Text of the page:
Paphinia cristata is endemic to and was once widespread throughout northern South America including Trinidad. It is now believed to be extremely rare in the wild, though the cultivation of drugs in some of the humid forests it would, no doubt, prefer to continue inhabiting, make research into its distribution rather more than difficult.
John Lindley, “father of modern orchidology”, first described this species in 1843 in his publication Edwards’ Botanical Register. Lindley seems to have found this orchid especially enchanting as he selected its name based on the Cypriot city of Paphos, which has enjoyed fame through more than a millennia as the birthplace of Aphrodite, goddess of love and beauty. As was regarded entirely normal at that time, the Register’s technical description was written exclusively in Latin. Well, sua cuique voluptas.
P. cristata can still very occasionally be found growing in damp forests at between 50-1000 metres in Panama, Colombia, Venezuela, Guyana, Suriname, French Guiana and Trinidad. Sometimes it is hard to fathom why certain species appear, albeit in slightly different form, many thousands of miles apart – even allowing for shifting land masses. But Trinidad was so obviously once part of the South American land mass that presumably geology also plays a part in the distribution of P. cristata. At present the genus Paphinia numbers sixteen epiphytic species. P. cristata is scentless but nonetheless appeals to Euglossini bees – perhaps attracted by as yet unidentified chemical lures ? And are its densely haired upper surfaces part of the attraction ?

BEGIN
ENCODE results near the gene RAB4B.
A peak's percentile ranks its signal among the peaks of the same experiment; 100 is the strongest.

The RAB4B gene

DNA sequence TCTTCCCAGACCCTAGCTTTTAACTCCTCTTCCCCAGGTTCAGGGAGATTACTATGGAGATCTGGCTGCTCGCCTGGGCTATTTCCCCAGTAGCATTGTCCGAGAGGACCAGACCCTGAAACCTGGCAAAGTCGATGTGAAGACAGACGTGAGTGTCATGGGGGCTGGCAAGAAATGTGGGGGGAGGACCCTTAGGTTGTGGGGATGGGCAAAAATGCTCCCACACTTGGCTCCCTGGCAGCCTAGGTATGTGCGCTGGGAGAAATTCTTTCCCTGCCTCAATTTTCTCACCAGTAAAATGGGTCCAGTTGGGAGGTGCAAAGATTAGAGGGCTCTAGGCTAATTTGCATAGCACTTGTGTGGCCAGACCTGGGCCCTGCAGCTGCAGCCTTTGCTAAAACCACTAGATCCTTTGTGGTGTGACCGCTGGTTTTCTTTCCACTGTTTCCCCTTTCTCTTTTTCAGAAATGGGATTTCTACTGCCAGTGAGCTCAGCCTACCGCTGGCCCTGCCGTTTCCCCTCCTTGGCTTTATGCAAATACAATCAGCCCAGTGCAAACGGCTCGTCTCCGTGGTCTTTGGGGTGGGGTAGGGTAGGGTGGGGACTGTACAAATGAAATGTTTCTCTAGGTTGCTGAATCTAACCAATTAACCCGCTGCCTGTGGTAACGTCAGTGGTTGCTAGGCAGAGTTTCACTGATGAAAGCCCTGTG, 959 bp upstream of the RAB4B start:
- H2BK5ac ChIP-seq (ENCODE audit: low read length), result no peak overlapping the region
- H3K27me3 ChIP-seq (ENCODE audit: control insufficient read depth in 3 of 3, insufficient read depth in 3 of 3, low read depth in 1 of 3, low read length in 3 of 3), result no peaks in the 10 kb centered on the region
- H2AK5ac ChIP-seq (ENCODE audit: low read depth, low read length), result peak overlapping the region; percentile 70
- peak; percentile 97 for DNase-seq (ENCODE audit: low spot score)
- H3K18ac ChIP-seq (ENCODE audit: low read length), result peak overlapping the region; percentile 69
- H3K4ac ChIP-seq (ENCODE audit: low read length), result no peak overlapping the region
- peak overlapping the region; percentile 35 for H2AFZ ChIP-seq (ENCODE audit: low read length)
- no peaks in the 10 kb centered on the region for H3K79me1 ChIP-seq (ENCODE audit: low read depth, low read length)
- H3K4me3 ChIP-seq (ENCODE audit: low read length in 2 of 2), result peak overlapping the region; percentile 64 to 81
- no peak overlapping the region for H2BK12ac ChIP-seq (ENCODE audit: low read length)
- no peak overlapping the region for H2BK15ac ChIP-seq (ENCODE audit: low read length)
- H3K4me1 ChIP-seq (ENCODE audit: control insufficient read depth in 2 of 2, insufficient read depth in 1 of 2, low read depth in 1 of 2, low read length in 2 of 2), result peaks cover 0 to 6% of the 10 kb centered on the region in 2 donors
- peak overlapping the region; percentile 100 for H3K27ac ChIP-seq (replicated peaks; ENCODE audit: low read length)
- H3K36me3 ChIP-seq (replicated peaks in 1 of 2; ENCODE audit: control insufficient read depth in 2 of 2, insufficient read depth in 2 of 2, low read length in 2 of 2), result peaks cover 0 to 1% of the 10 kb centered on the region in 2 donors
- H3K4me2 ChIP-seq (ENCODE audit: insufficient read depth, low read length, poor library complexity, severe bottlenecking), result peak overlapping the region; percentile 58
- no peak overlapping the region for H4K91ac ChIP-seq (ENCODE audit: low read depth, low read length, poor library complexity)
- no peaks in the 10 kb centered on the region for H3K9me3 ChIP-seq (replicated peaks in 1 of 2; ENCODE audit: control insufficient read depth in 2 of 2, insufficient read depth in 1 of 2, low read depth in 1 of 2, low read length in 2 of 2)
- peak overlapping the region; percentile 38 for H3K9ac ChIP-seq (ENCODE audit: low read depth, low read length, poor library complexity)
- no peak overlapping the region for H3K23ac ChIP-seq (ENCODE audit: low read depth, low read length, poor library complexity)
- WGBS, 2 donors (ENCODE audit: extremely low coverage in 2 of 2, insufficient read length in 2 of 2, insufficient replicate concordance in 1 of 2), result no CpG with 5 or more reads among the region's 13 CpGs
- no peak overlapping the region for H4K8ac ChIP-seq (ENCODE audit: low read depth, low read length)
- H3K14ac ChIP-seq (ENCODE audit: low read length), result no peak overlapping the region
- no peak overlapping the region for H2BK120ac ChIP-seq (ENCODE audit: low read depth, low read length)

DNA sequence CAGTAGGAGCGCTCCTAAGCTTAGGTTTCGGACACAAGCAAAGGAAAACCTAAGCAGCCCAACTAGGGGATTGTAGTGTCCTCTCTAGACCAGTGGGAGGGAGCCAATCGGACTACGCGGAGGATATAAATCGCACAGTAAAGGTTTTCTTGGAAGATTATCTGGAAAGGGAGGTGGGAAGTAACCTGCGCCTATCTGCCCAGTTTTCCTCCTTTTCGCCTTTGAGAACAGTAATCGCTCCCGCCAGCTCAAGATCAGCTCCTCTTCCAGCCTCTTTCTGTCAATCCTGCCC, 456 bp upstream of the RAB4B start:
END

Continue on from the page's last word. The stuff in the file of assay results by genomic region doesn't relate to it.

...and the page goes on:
P. cristata is thought to be rare even in cultivation. For months at a time, I cycled to “work“ in the gardener’s mess room at the Royal Botanic Gardens at Kew, where I painted this image from a plant raised in the lovingly tended endangered orchid collection there. The particular difficulty of growing this plant away from its chosen habitat makes its unusual three flowered beauty even more of a horticultural triumph.The original plant [ whose descendant is portrayed here } arrived at the Royal Botanic Gardens at Kew as a seedling. As part of an ongoing conservation effort, it was propagated many times by division until it died in 1977, far from the Trinidadian tree whose branches had suspended it over the misty Aripo river. © Frances Livingstone 2018